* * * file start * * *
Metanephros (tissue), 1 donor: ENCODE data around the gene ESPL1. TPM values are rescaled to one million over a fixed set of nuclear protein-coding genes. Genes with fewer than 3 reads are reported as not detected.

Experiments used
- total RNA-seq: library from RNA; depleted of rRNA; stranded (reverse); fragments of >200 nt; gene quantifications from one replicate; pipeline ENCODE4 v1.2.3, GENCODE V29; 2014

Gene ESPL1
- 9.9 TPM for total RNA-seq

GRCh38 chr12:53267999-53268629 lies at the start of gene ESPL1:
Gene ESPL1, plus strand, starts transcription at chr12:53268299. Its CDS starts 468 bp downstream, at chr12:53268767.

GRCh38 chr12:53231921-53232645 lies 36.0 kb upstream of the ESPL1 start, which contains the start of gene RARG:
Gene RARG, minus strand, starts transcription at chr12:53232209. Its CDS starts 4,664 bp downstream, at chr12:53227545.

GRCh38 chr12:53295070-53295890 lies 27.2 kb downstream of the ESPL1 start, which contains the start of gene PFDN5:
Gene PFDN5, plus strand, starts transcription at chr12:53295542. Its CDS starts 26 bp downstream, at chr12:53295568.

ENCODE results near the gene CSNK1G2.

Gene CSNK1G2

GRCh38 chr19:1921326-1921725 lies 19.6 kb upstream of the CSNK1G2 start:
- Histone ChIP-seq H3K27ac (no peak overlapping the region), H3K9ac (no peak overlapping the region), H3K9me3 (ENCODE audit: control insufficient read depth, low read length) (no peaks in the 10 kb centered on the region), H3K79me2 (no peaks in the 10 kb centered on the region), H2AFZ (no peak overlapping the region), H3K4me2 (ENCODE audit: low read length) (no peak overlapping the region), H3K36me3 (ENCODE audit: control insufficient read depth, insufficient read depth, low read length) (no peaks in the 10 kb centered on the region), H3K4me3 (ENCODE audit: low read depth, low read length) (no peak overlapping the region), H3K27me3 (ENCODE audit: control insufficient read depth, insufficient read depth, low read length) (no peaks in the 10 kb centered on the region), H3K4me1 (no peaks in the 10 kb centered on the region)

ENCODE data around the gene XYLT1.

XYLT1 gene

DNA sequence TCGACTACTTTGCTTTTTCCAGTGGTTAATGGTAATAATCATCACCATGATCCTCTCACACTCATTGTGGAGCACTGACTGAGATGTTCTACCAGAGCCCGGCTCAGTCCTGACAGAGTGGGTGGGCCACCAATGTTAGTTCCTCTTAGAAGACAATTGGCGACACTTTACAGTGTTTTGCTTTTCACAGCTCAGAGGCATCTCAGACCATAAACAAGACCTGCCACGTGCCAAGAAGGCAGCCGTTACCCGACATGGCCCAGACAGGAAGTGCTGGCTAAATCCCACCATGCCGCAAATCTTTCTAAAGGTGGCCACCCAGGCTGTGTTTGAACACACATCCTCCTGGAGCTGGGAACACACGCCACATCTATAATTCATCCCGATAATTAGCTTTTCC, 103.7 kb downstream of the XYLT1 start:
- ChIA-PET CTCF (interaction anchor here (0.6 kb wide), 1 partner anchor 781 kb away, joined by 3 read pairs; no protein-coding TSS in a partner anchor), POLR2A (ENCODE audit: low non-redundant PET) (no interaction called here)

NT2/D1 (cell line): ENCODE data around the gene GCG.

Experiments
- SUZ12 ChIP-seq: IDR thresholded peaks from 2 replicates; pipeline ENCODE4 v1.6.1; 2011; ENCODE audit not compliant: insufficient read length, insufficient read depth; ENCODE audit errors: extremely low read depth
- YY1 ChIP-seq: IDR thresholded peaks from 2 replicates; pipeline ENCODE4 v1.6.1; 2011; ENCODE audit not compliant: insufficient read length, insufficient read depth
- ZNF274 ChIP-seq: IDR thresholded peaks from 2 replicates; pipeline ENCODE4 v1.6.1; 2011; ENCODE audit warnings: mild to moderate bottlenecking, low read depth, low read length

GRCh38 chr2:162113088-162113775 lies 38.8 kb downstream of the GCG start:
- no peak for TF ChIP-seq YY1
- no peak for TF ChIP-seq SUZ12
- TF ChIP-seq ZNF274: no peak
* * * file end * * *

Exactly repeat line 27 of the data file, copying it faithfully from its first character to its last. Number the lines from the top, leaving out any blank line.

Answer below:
- no peak for TF ChIP-seq SUZ12